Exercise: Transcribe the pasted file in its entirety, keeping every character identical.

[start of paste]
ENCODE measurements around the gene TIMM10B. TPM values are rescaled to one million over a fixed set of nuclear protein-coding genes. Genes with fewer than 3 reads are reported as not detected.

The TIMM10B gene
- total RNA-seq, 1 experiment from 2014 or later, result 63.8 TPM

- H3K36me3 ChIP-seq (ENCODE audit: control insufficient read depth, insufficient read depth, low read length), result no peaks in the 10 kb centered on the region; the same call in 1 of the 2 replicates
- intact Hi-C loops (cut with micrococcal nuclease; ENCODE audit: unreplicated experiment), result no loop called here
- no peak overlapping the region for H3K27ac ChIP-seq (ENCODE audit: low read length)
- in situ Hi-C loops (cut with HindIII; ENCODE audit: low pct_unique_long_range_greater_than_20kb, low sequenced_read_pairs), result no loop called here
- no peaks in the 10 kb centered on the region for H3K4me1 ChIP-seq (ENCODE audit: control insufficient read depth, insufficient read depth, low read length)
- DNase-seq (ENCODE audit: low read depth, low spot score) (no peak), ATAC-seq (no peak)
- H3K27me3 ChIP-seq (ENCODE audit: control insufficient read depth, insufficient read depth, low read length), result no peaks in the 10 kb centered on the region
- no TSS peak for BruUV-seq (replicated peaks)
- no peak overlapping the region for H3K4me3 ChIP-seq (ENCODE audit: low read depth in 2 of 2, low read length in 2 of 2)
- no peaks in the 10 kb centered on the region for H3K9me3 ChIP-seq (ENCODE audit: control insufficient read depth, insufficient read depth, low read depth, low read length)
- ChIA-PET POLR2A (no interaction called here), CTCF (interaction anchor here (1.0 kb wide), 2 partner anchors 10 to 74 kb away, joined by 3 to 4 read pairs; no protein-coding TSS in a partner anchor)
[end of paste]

ENCODE measurements around the gene TIMM10B. TPM values are rescaled to one million over a fixed set of nuclear protein-coding genes. Genes with fewer than 3 reads are reported as not detected.

The TIMM10B gene
- total RNA-seq, 1 experiment from 2014 or later, result 63.8 TPM

- H3K36me3 ChIP-seq (ENCODE audit: control insufficient read depth, insufficient read depth, low read length), result no peaks in the 10 kb centered on the region; the same call in 1 of the 2 replicates
- intact Hi-C loops (cut with micrococcal nuclease; ENCODE audit: unreplicated experiment), result no loop called here
- no peak overlapping the region for H3K27ac ChIP-seq (ENCODE audit: low read length)
- in situ Hi-C loops (cut with HindIII; ENCODE audit: low pct_unique_long_range_greater_than_20kb, low sequenced_read_pairs), result no loop called here
- no peaks in the 10 kb centered on the region for H3K4me1 ChIP-seq (ENCODE audit: control insufficient read depth, insufficient read depth, low read length)
- DNase-seq (ENCODE audit: low read depth, low spot score) (no peak), ATAC-seq (no peak)
- H3K27me3 ChIP-seq (ENCODE audit: control insufficient read depth, insufficient read depth, low read length), result no peaks in the 10 kb centered on the region
- no TSS peak for BruUV-seq (replicated peaks)
- no peak overlapping the region for H3K4me3 ChIP-seq (ENCODE audit: low read depth in 2 of 2, low read length in 2 of 2)
- no peaks in the 10 kb centered on the region for H3K9me3 ChIP-seq (ENCODE audit: control insufficient read depth, insufficient read depth, low read depth, low read length)
- ChIA-PET POLR2A (no interaction called here), CTCF (interaction anchor here (1.0 kb wide), 2 partner anchors 10 to 74 kb away, joined by 3 to 4 read pairs; no protein-coding TSS in a partner anchor)